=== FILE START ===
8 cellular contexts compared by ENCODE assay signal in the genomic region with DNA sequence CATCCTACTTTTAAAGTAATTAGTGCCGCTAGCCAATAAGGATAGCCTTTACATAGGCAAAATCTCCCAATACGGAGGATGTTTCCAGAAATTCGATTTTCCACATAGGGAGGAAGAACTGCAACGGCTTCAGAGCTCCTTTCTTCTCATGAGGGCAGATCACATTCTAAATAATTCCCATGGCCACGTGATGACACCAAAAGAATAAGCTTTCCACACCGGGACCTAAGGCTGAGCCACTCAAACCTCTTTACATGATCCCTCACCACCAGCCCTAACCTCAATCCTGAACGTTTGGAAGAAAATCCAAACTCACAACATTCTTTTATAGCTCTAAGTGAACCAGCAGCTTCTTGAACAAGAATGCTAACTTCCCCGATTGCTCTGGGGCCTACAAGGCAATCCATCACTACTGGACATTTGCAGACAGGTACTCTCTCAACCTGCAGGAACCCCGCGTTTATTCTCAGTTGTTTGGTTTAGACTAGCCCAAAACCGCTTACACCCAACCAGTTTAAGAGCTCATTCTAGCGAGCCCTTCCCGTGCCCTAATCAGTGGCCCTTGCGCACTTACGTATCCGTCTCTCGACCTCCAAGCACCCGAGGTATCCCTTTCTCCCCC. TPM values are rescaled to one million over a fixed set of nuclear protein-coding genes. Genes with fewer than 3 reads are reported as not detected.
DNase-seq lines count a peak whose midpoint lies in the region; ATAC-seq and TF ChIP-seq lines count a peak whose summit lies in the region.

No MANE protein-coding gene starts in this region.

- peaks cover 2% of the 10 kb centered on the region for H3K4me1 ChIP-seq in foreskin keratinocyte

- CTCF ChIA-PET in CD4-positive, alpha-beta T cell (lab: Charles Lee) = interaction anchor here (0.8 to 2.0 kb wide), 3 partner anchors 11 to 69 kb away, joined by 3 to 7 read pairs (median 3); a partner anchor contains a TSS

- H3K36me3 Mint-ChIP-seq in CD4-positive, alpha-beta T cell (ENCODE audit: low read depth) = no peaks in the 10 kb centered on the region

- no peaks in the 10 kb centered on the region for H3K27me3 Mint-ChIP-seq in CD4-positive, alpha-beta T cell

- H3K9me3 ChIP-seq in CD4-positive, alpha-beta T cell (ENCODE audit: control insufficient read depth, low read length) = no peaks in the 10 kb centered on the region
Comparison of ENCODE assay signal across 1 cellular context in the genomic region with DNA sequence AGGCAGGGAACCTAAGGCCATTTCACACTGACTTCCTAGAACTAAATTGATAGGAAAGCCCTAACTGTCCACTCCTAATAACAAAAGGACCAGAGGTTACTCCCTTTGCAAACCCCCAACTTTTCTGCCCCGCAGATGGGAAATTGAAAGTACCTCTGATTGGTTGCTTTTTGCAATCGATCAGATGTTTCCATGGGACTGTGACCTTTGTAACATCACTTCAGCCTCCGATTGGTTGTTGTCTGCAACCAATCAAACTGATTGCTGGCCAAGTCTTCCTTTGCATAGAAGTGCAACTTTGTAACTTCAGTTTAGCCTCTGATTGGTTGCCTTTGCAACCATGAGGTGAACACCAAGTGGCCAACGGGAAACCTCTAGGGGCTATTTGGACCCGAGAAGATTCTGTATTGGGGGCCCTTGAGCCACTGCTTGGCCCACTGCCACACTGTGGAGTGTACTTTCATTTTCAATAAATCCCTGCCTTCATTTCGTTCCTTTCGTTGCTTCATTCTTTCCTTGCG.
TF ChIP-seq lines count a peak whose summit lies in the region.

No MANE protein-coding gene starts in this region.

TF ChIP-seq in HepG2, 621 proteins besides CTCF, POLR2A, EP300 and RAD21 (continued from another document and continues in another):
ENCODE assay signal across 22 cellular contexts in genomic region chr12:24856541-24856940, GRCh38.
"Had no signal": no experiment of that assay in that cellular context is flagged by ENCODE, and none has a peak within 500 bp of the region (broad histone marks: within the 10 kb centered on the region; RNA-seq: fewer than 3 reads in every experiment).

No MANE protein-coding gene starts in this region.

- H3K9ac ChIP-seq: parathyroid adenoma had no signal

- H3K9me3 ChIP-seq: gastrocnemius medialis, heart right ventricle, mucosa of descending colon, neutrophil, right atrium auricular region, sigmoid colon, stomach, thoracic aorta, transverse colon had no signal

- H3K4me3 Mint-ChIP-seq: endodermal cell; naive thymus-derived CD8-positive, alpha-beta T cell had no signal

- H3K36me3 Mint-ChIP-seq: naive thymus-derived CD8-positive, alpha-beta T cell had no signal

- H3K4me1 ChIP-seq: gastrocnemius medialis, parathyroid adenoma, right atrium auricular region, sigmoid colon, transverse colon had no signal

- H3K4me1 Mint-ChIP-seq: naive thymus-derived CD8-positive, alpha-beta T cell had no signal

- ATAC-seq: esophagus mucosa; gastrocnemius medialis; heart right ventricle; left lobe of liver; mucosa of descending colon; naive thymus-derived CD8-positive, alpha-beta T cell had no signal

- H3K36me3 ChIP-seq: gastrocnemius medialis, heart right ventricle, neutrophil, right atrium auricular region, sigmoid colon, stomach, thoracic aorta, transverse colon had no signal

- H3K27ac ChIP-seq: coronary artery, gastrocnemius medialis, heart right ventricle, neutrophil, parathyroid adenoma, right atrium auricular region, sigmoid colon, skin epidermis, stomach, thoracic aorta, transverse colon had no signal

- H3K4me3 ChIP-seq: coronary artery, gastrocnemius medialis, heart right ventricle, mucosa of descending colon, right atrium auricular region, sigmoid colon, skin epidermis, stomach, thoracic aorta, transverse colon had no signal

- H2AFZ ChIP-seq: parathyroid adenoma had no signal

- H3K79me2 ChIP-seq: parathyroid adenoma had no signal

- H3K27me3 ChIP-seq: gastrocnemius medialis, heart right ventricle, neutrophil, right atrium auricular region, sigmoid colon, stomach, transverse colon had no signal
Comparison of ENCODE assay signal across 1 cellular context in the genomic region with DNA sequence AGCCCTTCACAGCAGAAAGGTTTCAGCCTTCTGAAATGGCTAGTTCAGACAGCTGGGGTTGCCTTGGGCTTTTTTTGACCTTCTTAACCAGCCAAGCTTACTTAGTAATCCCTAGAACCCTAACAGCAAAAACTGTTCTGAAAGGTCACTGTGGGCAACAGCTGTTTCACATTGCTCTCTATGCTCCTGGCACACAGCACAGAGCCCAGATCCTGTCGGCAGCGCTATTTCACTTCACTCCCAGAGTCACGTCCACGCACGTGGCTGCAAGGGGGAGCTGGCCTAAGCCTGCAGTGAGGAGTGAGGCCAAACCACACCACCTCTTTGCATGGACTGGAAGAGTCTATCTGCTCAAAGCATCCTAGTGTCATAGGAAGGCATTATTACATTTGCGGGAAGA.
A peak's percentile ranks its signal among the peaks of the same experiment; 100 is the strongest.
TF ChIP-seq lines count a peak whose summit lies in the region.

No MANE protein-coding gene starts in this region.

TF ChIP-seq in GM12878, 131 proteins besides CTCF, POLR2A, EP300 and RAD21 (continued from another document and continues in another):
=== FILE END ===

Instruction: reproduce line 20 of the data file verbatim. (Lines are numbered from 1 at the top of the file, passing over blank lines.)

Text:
- H3K4me1 ChIP-seq: gastrocnemius medialis, parathyroid adenoma, right atrium auricular region, sigmoid colon, transverse colon had no signal